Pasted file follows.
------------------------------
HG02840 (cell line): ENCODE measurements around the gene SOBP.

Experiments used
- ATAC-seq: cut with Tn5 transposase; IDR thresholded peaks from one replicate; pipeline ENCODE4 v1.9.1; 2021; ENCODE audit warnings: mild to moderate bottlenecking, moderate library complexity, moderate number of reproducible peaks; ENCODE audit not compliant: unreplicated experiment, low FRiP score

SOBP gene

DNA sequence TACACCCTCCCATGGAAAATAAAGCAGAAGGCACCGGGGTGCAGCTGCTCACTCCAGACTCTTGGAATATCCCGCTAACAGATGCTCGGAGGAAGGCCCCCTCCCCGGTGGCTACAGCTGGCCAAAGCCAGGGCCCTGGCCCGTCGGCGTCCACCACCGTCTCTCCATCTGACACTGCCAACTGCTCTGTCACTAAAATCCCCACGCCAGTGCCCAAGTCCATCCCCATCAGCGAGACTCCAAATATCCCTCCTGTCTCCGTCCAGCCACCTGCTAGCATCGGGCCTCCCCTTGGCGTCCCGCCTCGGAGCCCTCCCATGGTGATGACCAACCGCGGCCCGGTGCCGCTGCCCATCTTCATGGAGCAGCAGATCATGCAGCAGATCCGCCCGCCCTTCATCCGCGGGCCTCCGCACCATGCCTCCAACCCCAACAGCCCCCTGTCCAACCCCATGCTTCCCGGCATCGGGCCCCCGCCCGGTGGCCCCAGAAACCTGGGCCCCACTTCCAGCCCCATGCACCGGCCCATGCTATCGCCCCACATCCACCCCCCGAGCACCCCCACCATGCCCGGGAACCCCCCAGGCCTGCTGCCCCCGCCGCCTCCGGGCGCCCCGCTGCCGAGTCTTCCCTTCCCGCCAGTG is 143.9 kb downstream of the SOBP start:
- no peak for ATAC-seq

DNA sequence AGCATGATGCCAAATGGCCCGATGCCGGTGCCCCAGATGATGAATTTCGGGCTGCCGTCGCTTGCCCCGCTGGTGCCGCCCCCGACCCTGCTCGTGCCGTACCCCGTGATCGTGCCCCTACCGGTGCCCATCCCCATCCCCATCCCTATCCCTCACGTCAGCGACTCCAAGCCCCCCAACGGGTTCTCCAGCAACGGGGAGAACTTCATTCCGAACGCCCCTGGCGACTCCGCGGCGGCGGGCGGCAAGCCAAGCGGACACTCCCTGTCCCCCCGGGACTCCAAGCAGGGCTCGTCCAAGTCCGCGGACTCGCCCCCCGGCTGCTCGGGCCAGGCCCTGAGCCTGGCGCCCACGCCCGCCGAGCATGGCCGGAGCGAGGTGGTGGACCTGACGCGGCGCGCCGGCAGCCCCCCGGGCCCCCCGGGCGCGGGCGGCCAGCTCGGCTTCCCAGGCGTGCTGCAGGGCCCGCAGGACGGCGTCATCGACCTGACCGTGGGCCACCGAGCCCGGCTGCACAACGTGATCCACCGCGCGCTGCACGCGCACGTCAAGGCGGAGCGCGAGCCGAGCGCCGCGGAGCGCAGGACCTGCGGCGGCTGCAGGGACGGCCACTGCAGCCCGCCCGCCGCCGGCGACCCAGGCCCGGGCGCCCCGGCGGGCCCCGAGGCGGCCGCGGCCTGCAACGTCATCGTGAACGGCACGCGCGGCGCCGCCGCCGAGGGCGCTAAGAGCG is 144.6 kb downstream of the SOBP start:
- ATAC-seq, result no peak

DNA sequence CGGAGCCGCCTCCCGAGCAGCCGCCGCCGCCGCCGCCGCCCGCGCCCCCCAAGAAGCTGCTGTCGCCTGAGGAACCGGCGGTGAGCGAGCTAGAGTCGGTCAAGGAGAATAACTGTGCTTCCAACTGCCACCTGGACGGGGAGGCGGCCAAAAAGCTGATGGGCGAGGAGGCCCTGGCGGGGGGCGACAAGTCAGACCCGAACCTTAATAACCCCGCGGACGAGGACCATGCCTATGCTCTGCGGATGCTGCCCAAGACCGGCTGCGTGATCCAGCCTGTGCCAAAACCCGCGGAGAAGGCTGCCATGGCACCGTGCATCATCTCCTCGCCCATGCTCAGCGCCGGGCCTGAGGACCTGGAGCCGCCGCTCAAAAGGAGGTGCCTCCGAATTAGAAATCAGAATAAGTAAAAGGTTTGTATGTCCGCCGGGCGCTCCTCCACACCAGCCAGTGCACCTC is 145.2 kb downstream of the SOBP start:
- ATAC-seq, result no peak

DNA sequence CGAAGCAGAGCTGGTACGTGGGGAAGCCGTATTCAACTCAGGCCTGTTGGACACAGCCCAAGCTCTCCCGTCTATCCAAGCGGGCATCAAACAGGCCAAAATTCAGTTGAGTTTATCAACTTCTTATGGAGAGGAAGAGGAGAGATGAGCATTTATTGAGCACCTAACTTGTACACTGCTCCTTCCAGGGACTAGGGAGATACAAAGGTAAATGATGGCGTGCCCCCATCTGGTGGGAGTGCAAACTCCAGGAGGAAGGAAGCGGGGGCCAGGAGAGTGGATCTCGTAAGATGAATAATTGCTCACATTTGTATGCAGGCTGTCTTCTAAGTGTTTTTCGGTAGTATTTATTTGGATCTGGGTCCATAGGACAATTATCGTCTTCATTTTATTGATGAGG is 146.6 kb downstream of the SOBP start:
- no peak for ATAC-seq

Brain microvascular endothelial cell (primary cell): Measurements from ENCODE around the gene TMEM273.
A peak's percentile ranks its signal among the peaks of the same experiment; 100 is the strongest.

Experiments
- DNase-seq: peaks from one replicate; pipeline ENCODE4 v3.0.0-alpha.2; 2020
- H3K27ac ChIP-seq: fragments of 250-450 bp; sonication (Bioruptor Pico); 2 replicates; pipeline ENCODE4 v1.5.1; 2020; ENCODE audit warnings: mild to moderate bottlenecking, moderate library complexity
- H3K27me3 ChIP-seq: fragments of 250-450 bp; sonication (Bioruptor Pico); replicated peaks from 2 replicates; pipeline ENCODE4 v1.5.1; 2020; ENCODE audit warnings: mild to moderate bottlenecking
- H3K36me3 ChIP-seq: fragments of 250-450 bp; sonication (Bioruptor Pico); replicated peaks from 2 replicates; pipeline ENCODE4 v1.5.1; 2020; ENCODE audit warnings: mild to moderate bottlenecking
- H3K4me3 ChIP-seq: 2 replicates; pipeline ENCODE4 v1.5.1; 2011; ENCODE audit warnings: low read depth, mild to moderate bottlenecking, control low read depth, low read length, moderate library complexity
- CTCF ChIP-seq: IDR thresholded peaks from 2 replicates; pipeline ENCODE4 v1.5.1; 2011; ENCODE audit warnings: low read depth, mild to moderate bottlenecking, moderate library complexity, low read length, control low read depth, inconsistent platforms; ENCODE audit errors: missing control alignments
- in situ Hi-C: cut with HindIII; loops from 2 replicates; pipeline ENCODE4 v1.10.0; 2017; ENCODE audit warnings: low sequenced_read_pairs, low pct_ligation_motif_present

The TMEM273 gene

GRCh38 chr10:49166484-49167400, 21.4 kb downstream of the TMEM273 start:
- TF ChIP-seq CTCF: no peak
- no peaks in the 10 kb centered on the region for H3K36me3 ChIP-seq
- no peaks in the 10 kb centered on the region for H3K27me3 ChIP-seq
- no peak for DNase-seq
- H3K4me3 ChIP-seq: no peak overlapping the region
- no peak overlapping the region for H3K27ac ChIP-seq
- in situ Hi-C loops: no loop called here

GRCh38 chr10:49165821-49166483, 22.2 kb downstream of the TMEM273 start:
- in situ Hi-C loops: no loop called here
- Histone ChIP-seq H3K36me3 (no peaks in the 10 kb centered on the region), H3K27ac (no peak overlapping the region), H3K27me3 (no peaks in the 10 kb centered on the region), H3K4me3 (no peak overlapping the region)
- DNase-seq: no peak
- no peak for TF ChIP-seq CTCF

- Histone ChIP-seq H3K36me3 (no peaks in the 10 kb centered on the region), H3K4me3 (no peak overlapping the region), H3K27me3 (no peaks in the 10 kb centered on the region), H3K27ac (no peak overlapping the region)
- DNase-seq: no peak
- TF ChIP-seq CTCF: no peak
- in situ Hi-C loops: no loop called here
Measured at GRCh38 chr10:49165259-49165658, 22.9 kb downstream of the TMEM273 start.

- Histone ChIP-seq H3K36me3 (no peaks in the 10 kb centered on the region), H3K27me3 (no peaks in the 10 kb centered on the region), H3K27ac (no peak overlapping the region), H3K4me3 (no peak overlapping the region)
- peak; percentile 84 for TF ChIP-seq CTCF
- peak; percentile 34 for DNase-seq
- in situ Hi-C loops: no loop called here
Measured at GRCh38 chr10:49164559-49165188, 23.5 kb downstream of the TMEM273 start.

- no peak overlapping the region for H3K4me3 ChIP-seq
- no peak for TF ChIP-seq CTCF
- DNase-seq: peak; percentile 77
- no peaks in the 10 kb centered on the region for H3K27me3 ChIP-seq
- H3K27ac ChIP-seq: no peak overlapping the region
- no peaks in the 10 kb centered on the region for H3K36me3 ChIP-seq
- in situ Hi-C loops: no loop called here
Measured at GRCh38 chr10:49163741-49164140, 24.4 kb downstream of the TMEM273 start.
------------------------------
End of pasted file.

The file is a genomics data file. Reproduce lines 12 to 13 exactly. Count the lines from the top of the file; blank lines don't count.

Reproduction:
- no peak for ATAC-seq

Brain microvascular endothelial cell (primary cell): Measurements from ENCODE around the gene TMEM273.